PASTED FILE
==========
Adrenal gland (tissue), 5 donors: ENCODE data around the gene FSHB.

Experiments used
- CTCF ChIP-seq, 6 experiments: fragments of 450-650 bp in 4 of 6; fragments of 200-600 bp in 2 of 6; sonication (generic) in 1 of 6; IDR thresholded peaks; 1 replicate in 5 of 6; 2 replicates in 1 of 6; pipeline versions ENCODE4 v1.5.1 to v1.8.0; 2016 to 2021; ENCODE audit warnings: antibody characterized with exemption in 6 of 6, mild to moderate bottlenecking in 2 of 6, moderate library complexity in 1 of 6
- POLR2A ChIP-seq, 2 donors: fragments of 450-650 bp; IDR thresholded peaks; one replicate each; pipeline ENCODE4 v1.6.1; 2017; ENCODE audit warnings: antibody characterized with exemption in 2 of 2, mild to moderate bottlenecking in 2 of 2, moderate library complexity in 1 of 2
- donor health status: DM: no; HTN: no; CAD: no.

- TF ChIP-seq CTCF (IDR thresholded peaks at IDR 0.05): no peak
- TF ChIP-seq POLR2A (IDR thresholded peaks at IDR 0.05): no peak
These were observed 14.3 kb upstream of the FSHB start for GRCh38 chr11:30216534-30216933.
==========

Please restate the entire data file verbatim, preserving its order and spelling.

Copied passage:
Adrenal gland (tissue), 5 donors: ENCODE data around the gene FSHB.

Experiments used
- CTCF ChIP-seq, 6 experiments: fragments of 450-650 bp in 4 of 6; fragments of 200-600 bp in 2 of 6; sonication (generic) in 1 of 6; IDR thresholded peaks; 1 replicate in 5 of 6; 2 replicates in 1 of 6; pipeline versions ENCODE4 v1.5.1 to v1.8.0; 2016 to 2021; ENCODE audit warnings: antibody characterized with exemption in 6 of 6, mild to moderate bottlenecking in 2 of 6, moderate library complexity in 1 of 6
- POLR2A ChIP-seq, 2 donors: fragments of 450-650 bp; IDR thresholded peaks; one replicate each; pipeline ENCODE4 v1.6.1; 2017; ENCODE audit warnings: antibody characterized with exemption in 2 of 2, mild to moderate bottlenecking in 2 of 2, moderate library complexity in 1 of 2
- donor health status: DM: no; HTN: no; CAD: no.

- TF ChIP-seq CTCF (IDR thresholded peaks at IDR 0.05): no peak
- TF ChIP-seq POLR2A (IDR thresholded peaks at IDR 0.05): no peak
These were observed 14.3 kb upstream of the FSHB start for GRCh38 chr11:30216534-30216933.